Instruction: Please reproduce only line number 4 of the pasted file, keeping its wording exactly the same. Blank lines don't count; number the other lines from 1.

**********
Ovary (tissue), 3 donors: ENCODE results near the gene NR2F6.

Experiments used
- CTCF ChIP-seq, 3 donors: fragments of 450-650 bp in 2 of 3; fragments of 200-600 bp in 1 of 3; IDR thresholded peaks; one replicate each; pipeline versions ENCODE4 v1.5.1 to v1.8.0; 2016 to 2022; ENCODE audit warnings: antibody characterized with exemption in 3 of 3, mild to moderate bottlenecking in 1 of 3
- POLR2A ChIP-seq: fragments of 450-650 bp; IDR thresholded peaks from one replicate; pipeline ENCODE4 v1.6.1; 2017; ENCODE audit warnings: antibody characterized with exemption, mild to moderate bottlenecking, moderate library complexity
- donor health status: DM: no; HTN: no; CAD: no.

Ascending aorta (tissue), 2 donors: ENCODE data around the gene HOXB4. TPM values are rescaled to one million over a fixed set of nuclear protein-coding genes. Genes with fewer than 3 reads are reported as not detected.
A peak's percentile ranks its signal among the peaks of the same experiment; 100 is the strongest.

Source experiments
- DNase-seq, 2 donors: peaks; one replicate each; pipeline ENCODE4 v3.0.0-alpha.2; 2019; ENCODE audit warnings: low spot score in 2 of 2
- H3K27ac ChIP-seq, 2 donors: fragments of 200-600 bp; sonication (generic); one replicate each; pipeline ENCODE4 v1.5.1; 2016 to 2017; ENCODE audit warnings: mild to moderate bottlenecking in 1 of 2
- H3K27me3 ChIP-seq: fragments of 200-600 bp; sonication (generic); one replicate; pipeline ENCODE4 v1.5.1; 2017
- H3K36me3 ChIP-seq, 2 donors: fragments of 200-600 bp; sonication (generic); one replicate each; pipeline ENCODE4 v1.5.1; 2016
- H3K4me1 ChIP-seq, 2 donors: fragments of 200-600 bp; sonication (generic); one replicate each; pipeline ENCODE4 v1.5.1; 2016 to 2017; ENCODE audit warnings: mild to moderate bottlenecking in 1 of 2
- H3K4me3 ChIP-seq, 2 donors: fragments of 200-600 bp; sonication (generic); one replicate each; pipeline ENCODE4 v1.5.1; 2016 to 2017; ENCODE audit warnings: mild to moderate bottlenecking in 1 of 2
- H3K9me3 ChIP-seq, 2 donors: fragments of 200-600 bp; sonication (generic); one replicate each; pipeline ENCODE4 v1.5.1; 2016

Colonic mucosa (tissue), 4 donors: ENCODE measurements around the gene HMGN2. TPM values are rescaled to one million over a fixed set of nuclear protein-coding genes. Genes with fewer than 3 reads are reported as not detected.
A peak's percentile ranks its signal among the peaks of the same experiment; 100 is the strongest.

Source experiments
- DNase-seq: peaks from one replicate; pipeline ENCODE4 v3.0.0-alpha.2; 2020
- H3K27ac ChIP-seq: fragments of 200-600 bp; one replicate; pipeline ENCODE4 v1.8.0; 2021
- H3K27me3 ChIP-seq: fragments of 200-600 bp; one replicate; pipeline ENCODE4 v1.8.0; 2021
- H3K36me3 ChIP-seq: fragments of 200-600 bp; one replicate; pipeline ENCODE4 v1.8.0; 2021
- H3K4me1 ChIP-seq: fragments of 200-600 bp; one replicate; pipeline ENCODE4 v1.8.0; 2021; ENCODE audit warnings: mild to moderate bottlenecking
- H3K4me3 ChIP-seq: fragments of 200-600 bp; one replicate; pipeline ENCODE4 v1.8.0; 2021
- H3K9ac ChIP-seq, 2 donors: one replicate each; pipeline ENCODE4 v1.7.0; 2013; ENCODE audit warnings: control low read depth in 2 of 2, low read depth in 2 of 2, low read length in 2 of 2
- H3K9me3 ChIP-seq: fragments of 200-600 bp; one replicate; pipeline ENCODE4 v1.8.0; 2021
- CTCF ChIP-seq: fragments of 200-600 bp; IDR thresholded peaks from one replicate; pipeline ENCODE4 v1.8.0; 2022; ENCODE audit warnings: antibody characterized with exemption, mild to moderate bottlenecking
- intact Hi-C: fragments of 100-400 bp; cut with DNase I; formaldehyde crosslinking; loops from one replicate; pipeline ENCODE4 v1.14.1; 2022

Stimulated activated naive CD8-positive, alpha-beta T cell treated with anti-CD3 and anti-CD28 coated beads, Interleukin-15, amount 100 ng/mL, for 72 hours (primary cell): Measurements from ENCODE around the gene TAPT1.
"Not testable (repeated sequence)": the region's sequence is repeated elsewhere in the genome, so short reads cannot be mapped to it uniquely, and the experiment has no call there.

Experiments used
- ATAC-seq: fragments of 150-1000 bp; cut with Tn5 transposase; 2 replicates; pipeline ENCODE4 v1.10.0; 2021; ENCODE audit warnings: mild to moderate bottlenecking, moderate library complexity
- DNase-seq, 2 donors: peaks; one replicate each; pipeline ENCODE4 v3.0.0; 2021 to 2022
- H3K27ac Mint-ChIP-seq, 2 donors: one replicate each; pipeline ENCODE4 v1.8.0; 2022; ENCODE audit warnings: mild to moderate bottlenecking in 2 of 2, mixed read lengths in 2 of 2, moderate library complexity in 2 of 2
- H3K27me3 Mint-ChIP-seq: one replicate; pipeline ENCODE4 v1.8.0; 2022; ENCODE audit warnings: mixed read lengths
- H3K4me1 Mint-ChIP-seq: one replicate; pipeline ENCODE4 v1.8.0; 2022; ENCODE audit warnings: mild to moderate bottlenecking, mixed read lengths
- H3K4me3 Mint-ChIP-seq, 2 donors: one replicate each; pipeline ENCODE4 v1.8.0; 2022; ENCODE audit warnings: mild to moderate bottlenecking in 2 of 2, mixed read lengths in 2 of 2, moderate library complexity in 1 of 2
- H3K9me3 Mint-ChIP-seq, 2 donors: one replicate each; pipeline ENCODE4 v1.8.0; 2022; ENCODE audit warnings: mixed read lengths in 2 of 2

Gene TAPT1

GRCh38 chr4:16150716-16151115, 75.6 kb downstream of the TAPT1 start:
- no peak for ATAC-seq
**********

- POLR2A ChIP-seq: fragments of 450-650 bp; IDR thresholded peaks from one replicate; pipeline ENCODE4 v1.6.1; 2017; ENCODE audit warnings: antibody characterized with exemption, mild to moderate bottlenecking, moderate library complexity